Madam President,

Like my colleagues, I would like to start by thanking Japan for putting this important issue on this Council's agenda. I would also like to thank the Secretary-General, Ms Mukhatzhanova and Dr Floyd for their interventions and for their commitment.

The suffering of the hundreds of thousands of victims of the atomic bombings of Hiroshima and Nagasaki was etched on the collective conscience of humanity in August 1945 and must never be forgotten. Awareness of this traumatic rupture is underlined by the fact that the first resolution adopted by the General Assembly in January 1946 was dedicated to nuclear disarmament. For decades, preventing the further use of nuclear weapons was a raison d'être of the United Nations. Our organisation has played a decisive role in this respect by enabling dialogue even between the hardest fronts, even in moments of extreme tension.

For we should remember that when the world was on the brink of collapse, during the Cuban missile crisis, the leaders of the time were able to take a step towards each other in order to contain the most frightening dangers. This moment of maximum tension led to the beginnings of an agreement and the development of multiple nuclear arms control instruments, including the Treaty on the Non-Proliferation of Nuclear Weapons (NPT).

"A nuclear war cannot be won and must never be fought".

At a time of geopolitical volatility when the risk of nuclear weapons being used is unprecedented since the end of the Cold War, it is our responsibility to ensure that this truth, lived by the victims of Hiroshima and Nagasaki, affirmed by Mr Gorbachev and Mr Reagan in 1985, and reaffirmed by the permanent members of this Council in January 2022, does not remain a dead letter.

To achieve this, we must first return to the path of nuclear disarmament, as the Secretary-General emphasises in his New Agenda for Peace. Maintaining an international order based on international law and rules is essential for our collective security. Progress towards nuclear disarmament is an obligation under the NPT. The commitments made in this treaty remain valid and must be implemented. We are concerned by the denunciation, and even violation, of essential nuclear arms control instruments. The three largest nuclear powers have still not ratified the Comprehensive Nuclear Test Ban Treaty (CTBT). We call on them and all other States listed in Annex 2 of the CTBT to sign and ratify this instrument without delay. Furthermore, this Council should play a key role in strengthening these norms. It should draw inspiration from its past actions, for example its Resolution 984 of 1995 by which it granted negative security assurances to non-nuclear weapons States.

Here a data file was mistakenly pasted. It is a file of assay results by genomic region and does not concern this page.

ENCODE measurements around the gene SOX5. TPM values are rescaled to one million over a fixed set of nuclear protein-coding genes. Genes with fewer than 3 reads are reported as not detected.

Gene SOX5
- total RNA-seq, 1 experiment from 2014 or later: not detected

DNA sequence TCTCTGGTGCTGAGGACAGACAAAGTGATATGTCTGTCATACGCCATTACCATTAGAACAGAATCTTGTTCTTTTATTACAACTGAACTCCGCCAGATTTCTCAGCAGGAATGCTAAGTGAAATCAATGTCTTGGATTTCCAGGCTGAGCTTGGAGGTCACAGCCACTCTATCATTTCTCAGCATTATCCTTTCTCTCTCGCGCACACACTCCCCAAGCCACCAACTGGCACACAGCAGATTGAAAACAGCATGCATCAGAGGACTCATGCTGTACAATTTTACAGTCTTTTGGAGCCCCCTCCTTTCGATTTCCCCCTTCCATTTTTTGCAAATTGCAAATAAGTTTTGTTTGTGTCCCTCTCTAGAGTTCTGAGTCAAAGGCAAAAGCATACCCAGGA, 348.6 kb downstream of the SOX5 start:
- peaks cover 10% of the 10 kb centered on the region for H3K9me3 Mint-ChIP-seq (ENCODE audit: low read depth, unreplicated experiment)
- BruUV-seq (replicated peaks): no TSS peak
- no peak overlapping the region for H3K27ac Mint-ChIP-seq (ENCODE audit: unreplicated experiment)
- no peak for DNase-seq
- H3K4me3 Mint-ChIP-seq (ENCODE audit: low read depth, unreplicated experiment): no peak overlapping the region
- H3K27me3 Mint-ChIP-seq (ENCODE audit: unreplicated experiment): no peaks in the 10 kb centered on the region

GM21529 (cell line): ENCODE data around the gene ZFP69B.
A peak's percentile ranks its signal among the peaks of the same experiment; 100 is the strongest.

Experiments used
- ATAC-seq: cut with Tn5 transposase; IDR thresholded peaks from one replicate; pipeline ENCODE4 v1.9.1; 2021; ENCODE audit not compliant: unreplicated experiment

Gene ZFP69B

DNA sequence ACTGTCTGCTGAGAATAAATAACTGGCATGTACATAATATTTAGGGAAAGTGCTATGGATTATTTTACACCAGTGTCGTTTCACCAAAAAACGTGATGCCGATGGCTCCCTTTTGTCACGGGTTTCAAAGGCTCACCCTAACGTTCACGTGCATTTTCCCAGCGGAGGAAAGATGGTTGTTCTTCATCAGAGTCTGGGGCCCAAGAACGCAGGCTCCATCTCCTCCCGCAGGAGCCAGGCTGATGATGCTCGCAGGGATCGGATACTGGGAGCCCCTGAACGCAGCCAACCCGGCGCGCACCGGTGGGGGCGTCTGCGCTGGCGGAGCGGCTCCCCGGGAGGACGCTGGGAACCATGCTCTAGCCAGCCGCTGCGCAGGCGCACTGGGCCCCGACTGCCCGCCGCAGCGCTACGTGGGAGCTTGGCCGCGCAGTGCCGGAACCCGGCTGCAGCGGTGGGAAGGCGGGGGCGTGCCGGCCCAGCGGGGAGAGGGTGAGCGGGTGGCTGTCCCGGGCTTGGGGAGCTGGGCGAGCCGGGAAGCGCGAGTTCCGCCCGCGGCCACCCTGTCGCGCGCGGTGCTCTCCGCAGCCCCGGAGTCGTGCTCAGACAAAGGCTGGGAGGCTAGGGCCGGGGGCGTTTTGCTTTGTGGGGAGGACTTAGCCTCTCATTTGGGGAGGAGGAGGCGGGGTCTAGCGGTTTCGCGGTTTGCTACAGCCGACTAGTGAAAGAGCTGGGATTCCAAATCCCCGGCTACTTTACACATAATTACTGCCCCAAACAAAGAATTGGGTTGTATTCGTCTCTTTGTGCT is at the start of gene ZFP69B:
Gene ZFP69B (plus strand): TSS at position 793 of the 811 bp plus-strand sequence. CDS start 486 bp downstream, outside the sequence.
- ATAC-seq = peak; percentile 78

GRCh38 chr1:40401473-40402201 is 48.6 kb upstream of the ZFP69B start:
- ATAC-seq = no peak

At the same time, Madam President, we must reduce nuclear risks. This is neither a substitute nor a prerequisite for nuclear disarmament. But the risks posed by the nuclear arms race are undeniable, and the recent nuclear rhetoric is to be condemned. In addition, new technologies, particularly in the field of digital technology and artificial intelligence, pose unprecedented challenges. Switzerland calls on the nuclear-weapon States to conduct a sustained dialogue for nuclear risk reduction with a view to adopting concrete commitments. We encourage the P5 and nuclear-weapon States to consider tangible confidence-building measures, for example by establishing crisis communication channels to avoid misunderstandings between nuclear-weapon States. We also call on all states possessing nuclear weapons to be transparent about their policies, doctrines and arsenals.

Finally, the global non-proliferation architecture must be maintained and strengthened; nuclear disarmament and non-proliferation being two sides of the same coin. The NPT has made a major contribution to limiting the number of states possessing nuclear weapons, hence the importance of doing everything possible to ensure its continued existence. Major concerns arise from the rapid development of nuclear and ballistic programmes in the DPRK, the gradual unravelling of the Joint Comprehensive Plan of Action and the many open questions raised by the International Atomic Energy Agency's reports on Iran. Switzerland recalls that the resolutions of this Council are binding and must be implemented by all Member States. We also call on all States to apply the highest standards of nuclear safeguards through a Comprehensive Safeguards Agreement complemented by an Additional Protocol.

Madam President,

This Council has primary responsibility for maintaining international peace and security. We must therefore provide responses to the current nuclear risks. The five permanent members have a particular responsibility to advance nuclear disarmament. They also have a duty to respect and maintain the pillars of the non-proliferation architecture. The renewal of the mandate of the expert group on sanctions imposed on the DPRK later this week, will be a further demonstration of this commitment. As Chair of the 1718 Committee, I would ask all the members of this Council to make a constructive commitment to preserving this important instrument for the committee.

As the Secretary General said in his address to the tenth NPT Review Conference: " peace cannot take place in the absence of trust and mutual respect". And all States have a responsibility to help rebuild that trust. In this vein, the Pact for the Future represents an important opportunity to build on the lessons of the past, by reaffirming and resuming the path towards a world free of nuclear weapons. Let us assume this responsibility now, in the present.

I thank you.

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